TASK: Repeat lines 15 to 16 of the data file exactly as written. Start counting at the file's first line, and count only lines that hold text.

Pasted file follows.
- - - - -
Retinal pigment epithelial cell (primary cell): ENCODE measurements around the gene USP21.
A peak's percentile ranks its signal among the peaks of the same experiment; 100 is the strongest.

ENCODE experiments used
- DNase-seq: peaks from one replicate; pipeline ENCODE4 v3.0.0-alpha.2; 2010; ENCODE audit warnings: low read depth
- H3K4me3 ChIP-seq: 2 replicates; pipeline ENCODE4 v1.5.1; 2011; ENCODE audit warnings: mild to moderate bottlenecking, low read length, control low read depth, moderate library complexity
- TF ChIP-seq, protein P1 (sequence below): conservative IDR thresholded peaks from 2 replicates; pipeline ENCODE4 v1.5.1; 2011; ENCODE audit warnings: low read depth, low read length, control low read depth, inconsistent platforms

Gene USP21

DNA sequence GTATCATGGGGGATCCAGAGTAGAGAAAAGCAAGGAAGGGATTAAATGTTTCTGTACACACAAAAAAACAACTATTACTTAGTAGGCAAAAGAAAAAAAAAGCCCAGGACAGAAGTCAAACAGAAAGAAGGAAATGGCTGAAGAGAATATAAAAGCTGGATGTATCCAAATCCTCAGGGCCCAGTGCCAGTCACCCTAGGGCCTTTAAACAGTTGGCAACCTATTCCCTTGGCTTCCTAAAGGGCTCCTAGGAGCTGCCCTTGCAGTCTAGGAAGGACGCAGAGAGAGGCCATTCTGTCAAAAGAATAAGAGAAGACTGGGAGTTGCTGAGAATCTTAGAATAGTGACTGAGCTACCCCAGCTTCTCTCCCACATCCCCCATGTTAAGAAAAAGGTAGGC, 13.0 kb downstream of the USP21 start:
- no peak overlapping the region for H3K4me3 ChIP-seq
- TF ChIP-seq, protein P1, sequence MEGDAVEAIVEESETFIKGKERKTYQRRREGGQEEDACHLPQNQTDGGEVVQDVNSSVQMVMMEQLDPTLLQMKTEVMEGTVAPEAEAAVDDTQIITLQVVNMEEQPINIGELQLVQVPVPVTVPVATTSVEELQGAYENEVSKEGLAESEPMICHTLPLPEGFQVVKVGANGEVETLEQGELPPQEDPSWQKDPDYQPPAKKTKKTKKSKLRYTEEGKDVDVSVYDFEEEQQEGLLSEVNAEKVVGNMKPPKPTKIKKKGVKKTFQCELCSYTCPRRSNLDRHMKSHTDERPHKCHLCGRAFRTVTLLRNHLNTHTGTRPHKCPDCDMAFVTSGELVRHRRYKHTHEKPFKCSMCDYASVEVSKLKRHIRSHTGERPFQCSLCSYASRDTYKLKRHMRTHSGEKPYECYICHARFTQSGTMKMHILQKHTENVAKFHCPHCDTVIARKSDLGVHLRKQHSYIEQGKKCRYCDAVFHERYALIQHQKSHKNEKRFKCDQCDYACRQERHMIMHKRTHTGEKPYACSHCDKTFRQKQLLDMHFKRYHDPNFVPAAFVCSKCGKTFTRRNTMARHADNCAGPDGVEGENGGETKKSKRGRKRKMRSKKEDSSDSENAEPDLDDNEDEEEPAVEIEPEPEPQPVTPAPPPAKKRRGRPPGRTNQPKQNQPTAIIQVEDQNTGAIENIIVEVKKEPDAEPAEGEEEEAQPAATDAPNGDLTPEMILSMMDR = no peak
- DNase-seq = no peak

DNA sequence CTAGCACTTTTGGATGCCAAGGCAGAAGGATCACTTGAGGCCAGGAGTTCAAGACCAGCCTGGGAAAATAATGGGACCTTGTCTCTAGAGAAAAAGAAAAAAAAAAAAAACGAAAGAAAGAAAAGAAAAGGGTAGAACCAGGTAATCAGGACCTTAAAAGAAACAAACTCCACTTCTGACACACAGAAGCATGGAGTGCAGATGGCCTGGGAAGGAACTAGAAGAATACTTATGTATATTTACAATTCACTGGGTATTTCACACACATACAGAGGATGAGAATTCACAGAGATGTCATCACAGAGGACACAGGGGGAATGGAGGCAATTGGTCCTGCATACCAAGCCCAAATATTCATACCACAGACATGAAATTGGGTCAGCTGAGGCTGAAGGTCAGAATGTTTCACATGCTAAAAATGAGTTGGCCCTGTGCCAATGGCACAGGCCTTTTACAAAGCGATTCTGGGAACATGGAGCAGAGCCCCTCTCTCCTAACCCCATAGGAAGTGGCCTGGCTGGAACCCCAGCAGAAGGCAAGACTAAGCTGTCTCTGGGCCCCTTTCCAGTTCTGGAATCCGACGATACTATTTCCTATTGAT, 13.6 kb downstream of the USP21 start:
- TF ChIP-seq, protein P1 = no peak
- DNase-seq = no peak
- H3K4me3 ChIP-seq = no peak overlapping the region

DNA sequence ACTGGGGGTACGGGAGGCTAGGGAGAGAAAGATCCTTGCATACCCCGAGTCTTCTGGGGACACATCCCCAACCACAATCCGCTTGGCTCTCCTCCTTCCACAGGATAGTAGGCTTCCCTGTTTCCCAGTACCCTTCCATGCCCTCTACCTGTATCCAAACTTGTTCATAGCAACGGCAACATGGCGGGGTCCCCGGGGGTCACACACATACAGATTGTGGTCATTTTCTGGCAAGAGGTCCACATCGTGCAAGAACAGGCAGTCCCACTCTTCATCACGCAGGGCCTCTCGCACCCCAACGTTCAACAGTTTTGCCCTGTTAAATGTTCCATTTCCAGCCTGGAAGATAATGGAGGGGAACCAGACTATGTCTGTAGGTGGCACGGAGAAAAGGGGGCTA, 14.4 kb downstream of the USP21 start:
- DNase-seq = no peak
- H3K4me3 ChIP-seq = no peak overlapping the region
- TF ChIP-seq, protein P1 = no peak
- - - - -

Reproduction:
- H3K4me3 ChIP-seq = no peak overlapping the region

DNA sequence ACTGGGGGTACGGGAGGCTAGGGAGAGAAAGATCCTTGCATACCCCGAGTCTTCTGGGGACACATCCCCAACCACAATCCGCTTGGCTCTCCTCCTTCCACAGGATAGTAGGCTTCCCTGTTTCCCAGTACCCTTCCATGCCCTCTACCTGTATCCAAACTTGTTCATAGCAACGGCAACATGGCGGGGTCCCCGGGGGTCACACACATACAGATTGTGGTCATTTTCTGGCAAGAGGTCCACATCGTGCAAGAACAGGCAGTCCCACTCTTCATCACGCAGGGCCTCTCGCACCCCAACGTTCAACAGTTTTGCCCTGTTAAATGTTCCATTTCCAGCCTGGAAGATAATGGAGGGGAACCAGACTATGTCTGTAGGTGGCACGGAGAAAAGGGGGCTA, 14.4 kb downstream of the USP21 start: